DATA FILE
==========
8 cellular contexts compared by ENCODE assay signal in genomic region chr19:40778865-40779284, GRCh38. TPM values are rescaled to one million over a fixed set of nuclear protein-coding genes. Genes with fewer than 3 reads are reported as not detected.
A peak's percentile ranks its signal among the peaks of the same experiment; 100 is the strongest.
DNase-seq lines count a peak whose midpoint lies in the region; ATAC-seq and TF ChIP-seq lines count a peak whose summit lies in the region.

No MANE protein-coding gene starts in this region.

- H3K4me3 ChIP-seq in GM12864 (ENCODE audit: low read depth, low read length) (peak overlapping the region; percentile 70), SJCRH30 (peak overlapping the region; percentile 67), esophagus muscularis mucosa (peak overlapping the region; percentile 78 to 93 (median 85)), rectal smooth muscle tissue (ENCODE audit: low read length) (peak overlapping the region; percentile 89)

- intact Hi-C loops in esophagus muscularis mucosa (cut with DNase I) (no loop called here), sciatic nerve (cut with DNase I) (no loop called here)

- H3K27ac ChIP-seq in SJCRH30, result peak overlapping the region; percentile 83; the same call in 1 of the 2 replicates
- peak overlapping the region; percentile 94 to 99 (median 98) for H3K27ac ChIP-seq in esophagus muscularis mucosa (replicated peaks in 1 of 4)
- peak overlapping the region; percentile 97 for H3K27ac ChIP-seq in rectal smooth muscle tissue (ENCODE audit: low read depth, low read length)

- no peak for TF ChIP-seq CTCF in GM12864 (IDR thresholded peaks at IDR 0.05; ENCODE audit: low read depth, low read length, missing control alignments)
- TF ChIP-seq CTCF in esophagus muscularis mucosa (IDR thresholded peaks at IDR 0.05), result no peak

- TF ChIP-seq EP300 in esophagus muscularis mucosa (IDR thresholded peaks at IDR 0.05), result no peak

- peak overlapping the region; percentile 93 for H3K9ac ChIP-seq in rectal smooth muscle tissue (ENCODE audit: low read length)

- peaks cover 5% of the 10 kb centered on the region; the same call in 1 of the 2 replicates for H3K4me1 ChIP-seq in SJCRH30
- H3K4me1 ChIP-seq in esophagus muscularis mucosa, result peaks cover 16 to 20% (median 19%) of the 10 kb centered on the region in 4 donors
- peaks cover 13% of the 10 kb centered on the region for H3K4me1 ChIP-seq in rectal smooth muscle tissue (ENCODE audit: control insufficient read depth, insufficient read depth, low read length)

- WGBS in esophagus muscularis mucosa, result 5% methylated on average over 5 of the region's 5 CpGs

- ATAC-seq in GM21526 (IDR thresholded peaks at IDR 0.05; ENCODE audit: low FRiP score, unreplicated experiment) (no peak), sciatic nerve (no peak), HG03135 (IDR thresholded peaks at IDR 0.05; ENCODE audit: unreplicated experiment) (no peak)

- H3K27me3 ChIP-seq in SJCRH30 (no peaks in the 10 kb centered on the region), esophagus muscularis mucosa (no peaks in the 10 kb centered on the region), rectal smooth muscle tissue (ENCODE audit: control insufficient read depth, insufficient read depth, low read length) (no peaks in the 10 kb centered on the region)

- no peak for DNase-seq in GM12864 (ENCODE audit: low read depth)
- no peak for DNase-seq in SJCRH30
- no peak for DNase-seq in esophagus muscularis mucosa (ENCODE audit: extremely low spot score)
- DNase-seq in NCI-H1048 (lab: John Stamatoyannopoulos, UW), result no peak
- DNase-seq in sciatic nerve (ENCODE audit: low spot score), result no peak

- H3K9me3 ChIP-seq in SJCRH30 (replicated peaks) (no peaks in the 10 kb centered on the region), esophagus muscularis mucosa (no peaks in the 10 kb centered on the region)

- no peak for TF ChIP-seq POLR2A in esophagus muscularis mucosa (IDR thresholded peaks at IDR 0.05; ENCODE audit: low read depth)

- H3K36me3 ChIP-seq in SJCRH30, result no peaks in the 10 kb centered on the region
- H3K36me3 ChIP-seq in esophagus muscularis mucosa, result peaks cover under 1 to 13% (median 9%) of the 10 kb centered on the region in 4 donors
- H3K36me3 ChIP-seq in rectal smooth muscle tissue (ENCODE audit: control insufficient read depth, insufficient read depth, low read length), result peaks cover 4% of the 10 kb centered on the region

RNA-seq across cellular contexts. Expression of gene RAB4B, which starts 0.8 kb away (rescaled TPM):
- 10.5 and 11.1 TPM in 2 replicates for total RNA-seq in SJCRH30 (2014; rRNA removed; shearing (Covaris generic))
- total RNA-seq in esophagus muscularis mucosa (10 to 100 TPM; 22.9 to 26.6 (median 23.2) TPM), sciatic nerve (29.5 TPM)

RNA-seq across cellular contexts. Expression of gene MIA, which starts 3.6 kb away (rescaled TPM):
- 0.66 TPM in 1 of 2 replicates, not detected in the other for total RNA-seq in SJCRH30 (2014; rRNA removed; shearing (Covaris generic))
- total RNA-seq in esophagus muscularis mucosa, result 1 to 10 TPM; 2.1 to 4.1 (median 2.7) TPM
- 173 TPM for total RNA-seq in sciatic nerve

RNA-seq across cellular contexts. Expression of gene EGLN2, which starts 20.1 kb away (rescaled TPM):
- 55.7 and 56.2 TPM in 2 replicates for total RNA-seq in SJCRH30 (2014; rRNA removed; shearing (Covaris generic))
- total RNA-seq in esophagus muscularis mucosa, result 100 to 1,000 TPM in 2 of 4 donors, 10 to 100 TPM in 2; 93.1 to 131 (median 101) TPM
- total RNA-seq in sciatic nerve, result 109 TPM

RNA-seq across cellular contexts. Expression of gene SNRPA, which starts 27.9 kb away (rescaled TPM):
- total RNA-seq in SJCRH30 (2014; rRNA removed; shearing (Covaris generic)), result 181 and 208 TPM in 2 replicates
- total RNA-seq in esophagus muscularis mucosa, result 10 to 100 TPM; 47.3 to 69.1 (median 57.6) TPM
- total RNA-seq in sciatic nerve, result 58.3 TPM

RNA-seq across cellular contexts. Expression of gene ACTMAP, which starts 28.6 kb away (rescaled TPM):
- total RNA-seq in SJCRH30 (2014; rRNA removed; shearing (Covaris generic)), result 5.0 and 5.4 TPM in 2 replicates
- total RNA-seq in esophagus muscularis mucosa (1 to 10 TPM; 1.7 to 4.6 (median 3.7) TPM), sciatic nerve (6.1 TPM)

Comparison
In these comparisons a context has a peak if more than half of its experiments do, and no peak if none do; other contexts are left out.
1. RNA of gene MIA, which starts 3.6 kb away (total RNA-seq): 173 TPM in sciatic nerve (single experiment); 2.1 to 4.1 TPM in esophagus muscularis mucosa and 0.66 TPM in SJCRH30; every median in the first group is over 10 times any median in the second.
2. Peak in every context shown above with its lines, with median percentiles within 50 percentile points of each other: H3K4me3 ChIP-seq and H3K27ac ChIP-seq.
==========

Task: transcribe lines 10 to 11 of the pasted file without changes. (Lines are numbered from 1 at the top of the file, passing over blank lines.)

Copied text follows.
- no peak for TF ChIP-seq CTCF in GM12864 (IDR thresholded peaks at IDR 0.05; ENCODE audit: low read depth, low read length, missing control alignments)
- TF ChIP-seq CTCF in esophagus muscularis mucosa (IDR thresholded peaks at IDR 0.05), result no peak